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Dan, the Flying Man Comes to Our Town
Grade Level(s): K, 1-2
By: Amanda Post, K Teacher

After reading Dan, the Flying Man, students make a class book describing what Dan would fly over if he came to our town. The title of the book: "Dan, the Flying Man Comes to __________." Optional: This lesson also integrates introductory keyboarding skills as the children type their part of the story for the book.


  • Dan, the Flying Man by Joy Cowley (available from the Wright Group)
  • 11x17 construction paper for each child, plus the cover
  • Materials for illustrating the book (We used watercolor paints.)
  • Optional: access to at least 1 classroom computer + printer


  1. Read Dan, the Flying Man by Joy Cowley with the class until it has become familiar. The book starts: "I am Dan, the Flying Man. Catch me, catch me if you can." Then it continues to list the things he flew over: "Over _____, over _____, over _____, and over _______."
  2. Tell the children that we are going to write a book about Dan coming to our town. The title will be, "Dan, the Flying Man Comes to [Our Town]." They will be responsible for one page in the book where they can draw what Dan flies over, and write the words to tell the story.
  3. Have a short discussion about what it would be like if Dan flew over our town. What would he fly over? Listen as the class names off things like, trees, McDonalds, the playground, busses, Wal-Mart, houses, people, puddles, the school, the street, my mom, etc...
  4. To make the illustrations, give each child a piece of plain white paper and access to their watercolors. Each child can paint several things that Dan might fly over when he comes to our town. Let the pictures dry.
  5. The next day, explain to the class how their page will be put together. The watercolor pictures may be cut around and pasted on the large construction paper, and their words will be typed on the computer and printed to be pasted along the bottom.
  6. After choosing which pictures will go in their story, the children should take a scrap piece of paper and write about what they see on their page. "Over _____ , over ____ ...."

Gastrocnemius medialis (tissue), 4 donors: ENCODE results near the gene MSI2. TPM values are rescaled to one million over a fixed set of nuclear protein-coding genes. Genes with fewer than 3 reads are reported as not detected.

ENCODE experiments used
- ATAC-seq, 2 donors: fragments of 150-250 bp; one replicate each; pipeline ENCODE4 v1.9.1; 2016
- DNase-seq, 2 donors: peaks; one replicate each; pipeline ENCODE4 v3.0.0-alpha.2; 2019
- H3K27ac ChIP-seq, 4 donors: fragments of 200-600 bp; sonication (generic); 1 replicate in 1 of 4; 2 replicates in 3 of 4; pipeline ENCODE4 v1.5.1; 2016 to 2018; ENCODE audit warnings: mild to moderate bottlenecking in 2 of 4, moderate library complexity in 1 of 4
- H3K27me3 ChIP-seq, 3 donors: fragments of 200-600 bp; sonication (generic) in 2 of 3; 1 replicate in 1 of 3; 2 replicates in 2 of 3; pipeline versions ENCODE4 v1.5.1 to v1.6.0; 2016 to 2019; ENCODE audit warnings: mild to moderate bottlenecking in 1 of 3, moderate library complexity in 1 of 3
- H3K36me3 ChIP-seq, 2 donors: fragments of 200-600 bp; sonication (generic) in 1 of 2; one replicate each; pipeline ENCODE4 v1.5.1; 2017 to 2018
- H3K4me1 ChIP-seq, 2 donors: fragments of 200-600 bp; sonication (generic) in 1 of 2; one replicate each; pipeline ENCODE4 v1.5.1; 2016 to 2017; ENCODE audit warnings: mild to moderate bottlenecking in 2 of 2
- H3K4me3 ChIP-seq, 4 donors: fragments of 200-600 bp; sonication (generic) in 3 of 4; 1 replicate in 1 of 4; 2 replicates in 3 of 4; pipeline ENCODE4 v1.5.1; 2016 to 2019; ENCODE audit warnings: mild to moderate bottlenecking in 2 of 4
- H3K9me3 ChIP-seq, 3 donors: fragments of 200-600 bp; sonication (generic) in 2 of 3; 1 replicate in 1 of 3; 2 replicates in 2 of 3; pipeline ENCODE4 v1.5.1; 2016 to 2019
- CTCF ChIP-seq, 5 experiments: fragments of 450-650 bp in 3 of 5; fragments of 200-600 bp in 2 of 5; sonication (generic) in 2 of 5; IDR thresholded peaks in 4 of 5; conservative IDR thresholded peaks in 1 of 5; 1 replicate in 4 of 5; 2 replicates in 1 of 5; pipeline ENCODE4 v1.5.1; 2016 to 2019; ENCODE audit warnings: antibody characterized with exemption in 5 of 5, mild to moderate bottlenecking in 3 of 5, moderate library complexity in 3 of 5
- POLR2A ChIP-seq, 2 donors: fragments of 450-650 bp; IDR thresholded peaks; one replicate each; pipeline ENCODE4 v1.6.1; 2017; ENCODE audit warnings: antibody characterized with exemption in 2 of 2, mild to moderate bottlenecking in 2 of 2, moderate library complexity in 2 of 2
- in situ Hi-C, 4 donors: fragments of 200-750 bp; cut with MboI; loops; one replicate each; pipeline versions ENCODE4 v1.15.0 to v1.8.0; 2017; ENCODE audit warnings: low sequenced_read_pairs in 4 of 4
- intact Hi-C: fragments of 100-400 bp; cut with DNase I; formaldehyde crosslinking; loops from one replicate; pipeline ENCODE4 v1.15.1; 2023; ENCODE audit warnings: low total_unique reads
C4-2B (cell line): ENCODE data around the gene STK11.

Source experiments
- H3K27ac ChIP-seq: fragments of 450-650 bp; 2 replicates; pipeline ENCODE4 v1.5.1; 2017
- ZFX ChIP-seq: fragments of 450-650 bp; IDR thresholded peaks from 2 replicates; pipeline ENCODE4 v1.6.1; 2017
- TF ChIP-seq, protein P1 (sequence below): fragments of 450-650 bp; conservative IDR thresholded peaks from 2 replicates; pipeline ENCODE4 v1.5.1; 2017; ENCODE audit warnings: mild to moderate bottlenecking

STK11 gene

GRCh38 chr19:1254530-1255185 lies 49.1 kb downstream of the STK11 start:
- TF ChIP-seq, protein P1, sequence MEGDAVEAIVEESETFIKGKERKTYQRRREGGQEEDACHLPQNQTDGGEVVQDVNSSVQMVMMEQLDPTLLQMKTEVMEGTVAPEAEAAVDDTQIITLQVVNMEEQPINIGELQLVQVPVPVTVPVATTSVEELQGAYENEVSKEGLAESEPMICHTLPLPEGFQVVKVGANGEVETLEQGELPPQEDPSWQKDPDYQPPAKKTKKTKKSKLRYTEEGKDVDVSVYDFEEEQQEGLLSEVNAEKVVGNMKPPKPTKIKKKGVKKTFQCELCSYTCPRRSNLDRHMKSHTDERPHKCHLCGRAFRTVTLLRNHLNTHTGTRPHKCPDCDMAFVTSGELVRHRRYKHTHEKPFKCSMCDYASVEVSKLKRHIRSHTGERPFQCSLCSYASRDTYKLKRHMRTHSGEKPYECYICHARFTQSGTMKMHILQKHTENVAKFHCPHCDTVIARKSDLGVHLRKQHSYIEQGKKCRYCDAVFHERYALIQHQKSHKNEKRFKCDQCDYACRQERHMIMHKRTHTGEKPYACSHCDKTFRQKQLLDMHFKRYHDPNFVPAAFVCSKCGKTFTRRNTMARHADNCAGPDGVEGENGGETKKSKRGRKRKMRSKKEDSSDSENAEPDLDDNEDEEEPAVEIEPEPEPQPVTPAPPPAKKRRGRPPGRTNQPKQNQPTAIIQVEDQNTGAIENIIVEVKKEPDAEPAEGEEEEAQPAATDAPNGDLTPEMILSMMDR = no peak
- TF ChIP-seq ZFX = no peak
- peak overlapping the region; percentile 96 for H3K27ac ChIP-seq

7. To help them get started with their writing, have them help write the letters for the sounds they hear in "over" on the board: o... v ........... r - There is one letter that we can't hear: insert the e to "make it look right."
  8. For the rest of their writing, instruct students to say the name of what they are writing, and write the sounds they hear. After they are finished, they can come to the computer, and the teacher can help them type it.
  9. At the computer, the students place their practice writing in front of them, and then find the keys on the keyboard to type it. In addition to learning about the location of the letters, they also learn how to use the:
    • "Enter" key to start their line
    • "Backspace" to erase a mistake
    • Spacebar to make space
    • Arrow keys to move the cursor
    • "," to separate the things Dan flew over
    • "." to end the sentence
    • Print icon to print what they have written
  10. This time can also be used to discuss the letters they chose to make their words. If letters are included that can't be heard, and don't belong, in that particular word, the teacher can help the child hear the right sounds, and type those.
  11. After printing, their words can be cut into a strip and pasted along the bottom of their page. The student then writes his or her name in black marker in the bottom right corner of the page, and hangs the page in the hall on our clothesline.
  12. After the pages in the book are displayed in the hall, they can be taken down, laminated (if possible), and made into a book.


The children really enjoy using the computer to type. We have 1 computer in our classroom, so the children could type throughout the day when we had extra time. While it might seem more efficient, I don't think this would be appropriate to use in a computer lab when all the children could type at the same time. It was very helpful for the students to have 1 on 1 attention when typing, and for those students who needed help in figuring out sounds that actually belonged in their words.


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